The fourth round of the 2021 World Rally Championship is done and dusted, and it was Toyota’s Elfyn Evans that stood higher than them all as he swept to victory on Rally Portugal.
Arguably though it’s a rally that should’ve been Hyundai’s, as three i20 Coupe WRCs locked out the three leading positions before it all went awry.
We’ve already covered Hyundai’s capitulation – if you haven’t read it yet, go check it out here – but what else did we learn from Rally Portugal 2021?
Here’s our main takeaways from the first gravel event of the season:
Evans will play his 2020 role again in 2021
Rally Portugal was a showreel of what Elfyn Evans does best. He doesn’t need to be the quickest, he just needs to be one of the quickest; and that’s exactly what he achieved with aplomb last week.
Just like on Rally Turkey last year, Evans was there to pounce when an opportunity arose but this time, there was no luck involved.
Ott Tänak was disappearing ahead before his rear-right suspension slowly began to disintegrate, but Evans showed his hand with a string of blistering stage times on Sunday when it really mattered to crush the neutral’s dreams of a thrilling climax to the event. Dani Sordo simply couldn’t match him.
The timing simply couldn’t be better either after Evans’s agonizing final-stage defeat at the hands of Sébastien Ogier in Croatia. What’s more, in losing out to Ogier on the powerstage Evans could benefit further as his team-mate will sweep the road clean in Sardinia. The pair were set to be level on championship points subject to powerstage bonuses.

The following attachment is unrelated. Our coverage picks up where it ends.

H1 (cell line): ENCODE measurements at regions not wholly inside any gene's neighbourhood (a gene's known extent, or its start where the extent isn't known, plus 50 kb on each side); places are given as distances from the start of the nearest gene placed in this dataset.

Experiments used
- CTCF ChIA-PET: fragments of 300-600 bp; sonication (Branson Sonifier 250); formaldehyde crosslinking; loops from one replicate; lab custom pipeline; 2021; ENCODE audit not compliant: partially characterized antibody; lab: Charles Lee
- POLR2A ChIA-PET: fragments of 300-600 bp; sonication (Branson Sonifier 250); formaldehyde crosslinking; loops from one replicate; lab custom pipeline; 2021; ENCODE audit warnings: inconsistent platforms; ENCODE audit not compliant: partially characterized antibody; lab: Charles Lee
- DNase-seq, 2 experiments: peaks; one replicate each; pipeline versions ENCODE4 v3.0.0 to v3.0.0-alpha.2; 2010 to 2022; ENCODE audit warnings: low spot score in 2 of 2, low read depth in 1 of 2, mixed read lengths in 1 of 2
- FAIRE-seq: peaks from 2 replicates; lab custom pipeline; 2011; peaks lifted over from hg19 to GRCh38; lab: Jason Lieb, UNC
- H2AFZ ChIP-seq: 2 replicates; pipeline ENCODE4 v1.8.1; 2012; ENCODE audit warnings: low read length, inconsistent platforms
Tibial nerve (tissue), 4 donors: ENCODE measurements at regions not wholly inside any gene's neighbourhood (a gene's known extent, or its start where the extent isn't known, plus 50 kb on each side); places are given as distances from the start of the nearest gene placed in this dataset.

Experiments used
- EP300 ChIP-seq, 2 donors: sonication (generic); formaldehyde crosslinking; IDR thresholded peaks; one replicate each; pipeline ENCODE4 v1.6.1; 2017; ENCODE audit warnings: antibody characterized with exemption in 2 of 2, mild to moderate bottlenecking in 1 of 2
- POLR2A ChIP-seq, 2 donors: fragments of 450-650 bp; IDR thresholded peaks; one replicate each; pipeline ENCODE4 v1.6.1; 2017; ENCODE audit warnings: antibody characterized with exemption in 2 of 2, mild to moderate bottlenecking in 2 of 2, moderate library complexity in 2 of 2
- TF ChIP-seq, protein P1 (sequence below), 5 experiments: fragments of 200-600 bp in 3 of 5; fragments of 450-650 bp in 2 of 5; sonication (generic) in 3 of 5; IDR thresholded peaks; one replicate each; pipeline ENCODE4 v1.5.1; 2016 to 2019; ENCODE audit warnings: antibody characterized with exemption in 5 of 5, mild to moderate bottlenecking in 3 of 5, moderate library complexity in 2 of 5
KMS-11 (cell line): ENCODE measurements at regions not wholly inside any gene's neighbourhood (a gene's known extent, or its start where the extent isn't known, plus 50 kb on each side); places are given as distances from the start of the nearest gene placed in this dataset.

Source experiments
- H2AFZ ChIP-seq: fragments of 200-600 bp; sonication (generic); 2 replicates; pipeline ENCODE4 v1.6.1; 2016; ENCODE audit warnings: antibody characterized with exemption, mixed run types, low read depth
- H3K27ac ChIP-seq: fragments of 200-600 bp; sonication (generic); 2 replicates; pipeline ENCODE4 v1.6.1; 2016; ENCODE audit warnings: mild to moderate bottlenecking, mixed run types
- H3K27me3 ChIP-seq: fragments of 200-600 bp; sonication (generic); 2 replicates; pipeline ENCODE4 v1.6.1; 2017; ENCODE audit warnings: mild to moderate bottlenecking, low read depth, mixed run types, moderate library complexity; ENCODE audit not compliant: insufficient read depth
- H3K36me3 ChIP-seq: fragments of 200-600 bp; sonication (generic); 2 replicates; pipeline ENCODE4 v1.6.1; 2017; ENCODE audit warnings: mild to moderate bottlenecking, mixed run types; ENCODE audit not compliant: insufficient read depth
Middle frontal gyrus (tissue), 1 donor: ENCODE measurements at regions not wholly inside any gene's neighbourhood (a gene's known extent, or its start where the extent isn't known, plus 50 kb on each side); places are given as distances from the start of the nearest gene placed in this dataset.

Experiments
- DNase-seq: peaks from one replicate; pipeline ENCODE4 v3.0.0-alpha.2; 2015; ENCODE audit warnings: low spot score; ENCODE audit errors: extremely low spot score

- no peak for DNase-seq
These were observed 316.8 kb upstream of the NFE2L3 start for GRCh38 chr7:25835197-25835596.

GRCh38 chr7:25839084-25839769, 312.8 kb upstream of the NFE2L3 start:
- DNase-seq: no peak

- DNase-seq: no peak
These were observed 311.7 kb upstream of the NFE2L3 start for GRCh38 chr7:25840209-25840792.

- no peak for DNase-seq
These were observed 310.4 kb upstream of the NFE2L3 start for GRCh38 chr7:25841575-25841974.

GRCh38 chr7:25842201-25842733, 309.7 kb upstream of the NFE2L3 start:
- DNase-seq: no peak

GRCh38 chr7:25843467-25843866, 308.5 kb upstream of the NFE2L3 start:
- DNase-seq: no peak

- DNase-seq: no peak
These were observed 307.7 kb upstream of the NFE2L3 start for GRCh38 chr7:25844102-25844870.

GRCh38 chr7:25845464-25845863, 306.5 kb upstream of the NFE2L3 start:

It’s a familiar situation that Evans finds himself in. While all the likely title contenders Ogier (crash in Arctic), Neuville (crash in Portugal) and Tänak (lack of spare tires available and suspension damage in Portugal) have faltered, Evans is yet to do so and more importantly, looks unlikely to do so too; at least on his own accord.
Evans’s key strength is his consistency – both in terms of results and the high level of speed he can maintain. Driving like that didn’t serve him too badly last year, did it?
Katsuta is the real deal
Evans wasn’t the only Toyota driver to impress in Portugal. Takamoto Katsuta has been quietly effective so far in 2021 – picking up three consecutive sixth places – but he went two better last weekend with a standout fourth.
There had been some small question marks surrounding Katsuta’s ability on gravel after showing strong pace but crashing in both Estonia and Italy last season. Those question marks can now firmly be erased.
To be mixing it with Ogier and battling him all-day long on Saturday, on merit, is a simply sublime achievement and one team principal Jari-Matti Latvala was also very impressed by. His waning pace on Sunday should be taken with a grain of salt too as pushing Ogier hard would not have been of benefit to either Ogier’s personal championship ambitions or Toyota’s manufacturers’ quest.
Perhaps what’s most remarkable about this drive though is the ease at which Katsuta seemed to be able to achieve it. There were no high-profile mistakes, no big dramas. He felt like things could still be improved but it didn’t look like it from the outside.
With speculation surrounding driver line-ups of late, Katsuta does not look a bad shout at all to join Toyota’s works team in 2022 if he keeps up this rich vein of form.
He’ll have a tough job to raise the bar further in Sardinia.
Tänak of old is back, but is it too late?
Ott Tänak can rightfully feel hard-done-by as it appears he did absolutely everything right in Portugal. He was fast but not dangerously so, and even managed to lead after the first day despite feeling like he was “fighting” his Hyundai.